(3.) See Tamber Christian, The Financial Interest and Syndication Rules--Take Two, 3 CommLaw Conspectus 107, 107 (1995) ("In 1970, ABC, NBC and CBS comprised virtually the entire video industry. Since that time, cable television service has emerged to the point of nearly offering five hundred channels.").

(4.) See Top Level Domains (gTLDs), Internet Corp. for Assigned Names & Numbers, (last visited Mar. 12, 2013) (describing the introduction of the Domain Name System and the seven original gTLDs introduced in the 1980s that are still in use today).

(5.) Id.

(6.) Id.

(7.) ICANN Approves Historic Change to Internet's Domain Name System, Internet Corp. for Assigned Names & Numbers (June 20, 2011), 11-en.htm.

(8.) Id.

(9.) While the exact number of new gTLDs that the application process will create will not be known until the entire process has concluded, the 1000+ estimate is reasonable given the nearly 2000 applications ICANN has received. Program Statistics, Internet Corp. for Assigned Names & Numbers, (last updated Feb. 19, 2013). ICANN itself has stated: "There is no way of knowing the exact number of applications ICANN will receive nor how many of these applications will qualify and become gTLD registries. Market speculations have varied widely." New Generic Top-Level Domains: Frequently Asked Questions, Internet Corp. for Assigned Names & Numbers, (last visited Mar. 12, 2013).

(10.) See Steven Musil, ICANN Approves Expansion of Top-Level Domains, CNET (June 19, 2011, 11:13 PM), (reporting ICANN's hope that the new gTLDs will "unleash the global human imagination").

(11.) See infra Part II.A (laying out the Internet's organizational structure).

(12.) See infra Part II.B. 1-2 (introducing ICANN, registries, and registrars).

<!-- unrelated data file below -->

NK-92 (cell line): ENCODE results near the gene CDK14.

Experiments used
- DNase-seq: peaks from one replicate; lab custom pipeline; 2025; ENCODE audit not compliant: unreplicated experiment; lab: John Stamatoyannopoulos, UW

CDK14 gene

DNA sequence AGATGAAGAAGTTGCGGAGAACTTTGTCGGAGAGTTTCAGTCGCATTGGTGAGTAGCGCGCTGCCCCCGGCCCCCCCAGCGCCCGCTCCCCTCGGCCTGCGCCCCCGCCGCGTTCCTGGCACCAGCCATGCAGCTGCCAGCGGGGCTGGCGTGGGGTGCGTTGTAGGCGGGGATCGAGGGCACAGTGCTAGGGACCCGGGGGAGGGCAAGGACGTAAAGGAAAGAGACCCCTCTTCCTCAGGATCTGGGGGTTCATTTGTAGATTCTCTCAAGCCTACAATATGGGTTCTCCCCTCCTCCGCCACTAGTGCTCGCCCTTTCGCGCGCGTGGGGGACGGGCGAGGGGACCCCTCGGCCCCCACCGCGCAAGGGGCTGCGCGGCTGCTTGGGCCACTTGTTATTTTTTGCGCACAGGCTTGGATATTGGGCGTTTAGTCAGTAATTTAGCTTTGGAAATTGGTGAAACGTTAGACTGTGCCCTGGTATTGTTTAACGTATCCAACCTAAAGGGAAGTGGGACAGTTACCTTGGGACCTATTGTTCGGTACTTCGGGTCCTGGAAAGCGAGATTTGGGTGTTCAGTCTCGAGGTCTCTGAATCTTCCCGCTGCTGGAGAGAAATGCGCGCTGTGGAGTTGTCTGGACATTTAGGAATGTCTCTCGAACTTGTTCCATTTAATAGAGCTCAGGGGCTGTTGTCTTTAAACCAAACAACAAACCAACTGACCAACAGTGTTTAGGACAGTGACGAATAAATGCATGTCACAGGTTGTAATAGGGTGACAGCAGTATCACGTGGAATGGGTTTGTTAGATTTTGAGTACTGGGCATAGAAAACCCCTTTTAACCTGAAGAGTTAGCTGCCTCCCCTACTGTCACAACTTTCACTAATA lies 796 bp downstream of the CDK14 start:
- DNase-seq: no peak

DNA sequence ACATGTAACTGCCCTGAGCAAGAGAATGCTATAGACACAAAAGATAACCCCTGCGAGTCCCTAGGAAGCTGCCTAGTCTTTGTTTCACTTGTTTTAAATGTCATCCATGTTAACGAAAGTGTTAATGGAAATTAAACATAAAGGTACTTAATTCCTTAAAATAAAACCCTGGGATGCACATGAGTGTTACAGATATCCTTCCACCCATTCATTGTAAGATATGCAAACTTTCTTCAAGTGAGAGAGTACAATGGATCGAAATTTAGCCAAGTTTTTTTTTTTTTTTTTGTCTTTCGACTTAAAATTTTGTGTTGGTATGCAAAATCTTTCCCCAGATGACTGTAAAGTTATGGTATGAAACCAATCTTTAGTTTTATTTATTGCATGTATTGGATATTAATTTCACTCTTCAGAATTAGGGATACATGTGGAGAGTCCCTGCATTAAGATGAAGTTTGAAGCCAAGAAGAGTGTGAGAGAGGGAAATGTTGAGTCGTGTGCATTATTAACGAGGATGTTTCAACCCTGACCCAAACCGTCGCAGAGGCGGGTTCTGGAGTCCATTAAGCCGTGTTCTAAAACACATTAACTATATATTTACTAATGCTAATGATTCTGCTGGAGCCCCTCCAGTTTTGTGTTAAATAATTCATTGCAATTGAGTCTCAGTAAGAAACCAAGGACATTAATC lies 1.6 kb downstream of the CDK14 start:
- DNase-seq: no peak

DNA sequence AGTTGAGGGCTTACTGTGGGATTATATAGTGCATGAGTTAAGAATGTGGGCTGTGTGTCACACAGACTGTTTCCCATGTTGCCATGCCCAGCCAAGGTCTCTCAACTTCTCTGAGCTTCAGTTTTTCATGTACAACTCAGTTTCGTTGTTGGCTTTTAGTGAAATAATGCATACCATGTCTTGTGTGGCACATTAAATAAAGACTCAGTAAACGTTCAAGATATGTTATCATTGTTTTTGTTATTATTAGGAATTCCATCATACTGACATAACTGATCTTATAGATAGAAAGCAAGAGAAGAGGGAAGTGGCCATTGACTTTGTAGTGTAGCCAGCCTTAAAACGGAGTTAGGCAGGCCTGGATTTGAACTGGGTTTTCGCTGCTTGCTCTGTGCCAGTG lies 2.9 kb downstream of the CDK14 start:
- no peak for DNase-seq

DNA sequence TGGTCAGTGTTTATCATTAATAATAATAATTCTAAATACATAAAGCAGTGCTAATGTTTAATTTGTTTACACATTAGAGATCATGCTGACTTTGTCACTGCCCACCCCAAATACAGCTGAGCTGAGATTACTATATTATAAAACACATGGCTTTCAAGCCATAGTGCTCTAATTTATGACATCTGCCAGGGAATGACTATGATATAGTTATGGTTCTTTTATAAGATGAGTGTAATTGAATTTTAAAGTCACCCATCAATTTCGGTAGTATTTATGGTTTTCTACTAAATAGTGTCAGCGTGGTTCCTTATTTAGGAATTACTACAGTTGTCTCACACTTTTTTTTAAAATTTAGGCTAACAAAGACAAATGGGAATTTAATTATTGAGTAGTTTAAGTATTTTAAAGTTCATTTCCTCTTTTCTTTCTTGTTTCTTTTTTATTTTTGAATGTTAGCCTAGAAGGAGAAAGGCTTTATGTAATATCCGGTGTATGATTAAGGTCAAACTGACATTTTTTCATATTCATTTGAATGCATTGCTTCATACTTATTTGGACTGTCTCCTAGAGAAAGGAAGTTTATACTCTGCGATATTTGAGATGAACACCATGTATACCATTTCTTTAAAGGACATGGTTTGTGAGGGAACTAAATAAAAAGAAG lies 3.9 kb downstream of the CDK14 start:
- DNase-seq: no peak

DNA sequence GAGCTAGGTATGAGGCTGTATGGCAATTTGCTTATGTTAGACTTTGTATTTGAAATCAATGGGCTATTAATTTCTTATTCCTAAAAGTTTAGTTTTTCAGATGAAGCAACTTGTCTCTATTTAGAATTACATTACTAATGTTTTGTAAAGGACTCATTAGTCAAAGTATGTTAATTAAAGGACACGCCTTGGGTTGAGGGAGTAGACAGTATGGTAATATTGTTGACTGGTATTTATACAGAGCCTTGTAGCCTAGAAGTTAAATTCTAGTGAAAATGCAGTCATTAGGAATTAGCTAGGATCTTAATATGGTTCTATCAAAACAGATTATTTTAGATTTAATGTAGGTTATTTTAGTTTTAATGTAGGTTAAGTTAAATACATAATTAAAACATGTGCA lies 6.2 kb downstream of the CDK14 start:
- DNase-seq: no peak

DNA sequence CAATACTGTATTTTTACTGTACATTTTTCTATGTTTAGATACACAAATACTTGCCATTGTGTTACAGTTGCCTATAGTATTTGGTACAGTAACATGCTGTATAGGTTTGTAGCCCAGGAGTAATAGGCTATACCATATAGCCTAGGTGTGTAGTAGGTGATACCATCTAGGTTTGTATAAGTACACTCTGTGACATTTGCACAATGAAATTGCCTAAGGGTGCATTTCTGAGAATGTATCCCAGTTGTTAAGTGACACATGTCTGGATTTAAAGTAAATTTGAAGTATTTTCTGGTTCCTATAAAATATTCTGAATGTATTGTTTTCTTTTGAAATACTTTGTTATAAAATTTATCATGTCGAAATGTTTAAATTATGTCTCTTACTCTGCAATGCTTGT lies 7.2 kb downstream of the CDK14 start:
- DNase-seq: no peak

(13.) See infra Part II.B.3 (describing cybersquatting).

(14.) See infra Parts II.C-D (presenting ICANN's gTLD application process and timeline).

(15.) 47 U.S.C. [section] 230(f)(1) (1998) ("The [legal definition of] 'Internet' means the international computer network of both Federal and non-Federal interoperable packet switched data networks."); David Lindsay, International Domain Name Law: ICANN and the UDRP 1 (2007).

(16.) Christopher G. Clark, Note, The Truth in Domain Names Act of 2003 and a Preventative Measure to Combat Typosquatting, 89 Cornell L. Rev. 1476, 1482-83 (2004).

(17.) There are two main parts to an IP address: "the network prefix ..., which identifies the network a computer is attached to; and the host ID ..., which identifies the logical location of the host computer on the network." Lindsay, supra note 15, at 5.

(18.) Id.

(19.) Id.

(20.) Id. at 4-5.

(21.) See id. at 4 ("For messages to be transmitted across computer networks, information regarding the logical location of the destination computer is required.").

(22.) Lindsay, supra note 15, at 4-5.

(23.) See Lisa M. Sharrock, The Future of Domain Name Dispute Resolution: Crafting Practical International Legal Solutions from Within the UDRP Framework, 51 Duke L.J. 817, 817 (2001) (describing the Domain Name System as "providing a 'human friendly' method of Internet navigation").

(24.) konstantinos komaitis, the current state of domain name regulation: domain names as Second-Class Citizens in a Mark-Dominated World 41 (2010).

(25.) Clark, supra note 16, at 1483.

(26.) Anyone may verify that both address systems will take a user to the same Google homepage by entering either the IP address or URL into a web browser and instructing the web browser to navigate to that website.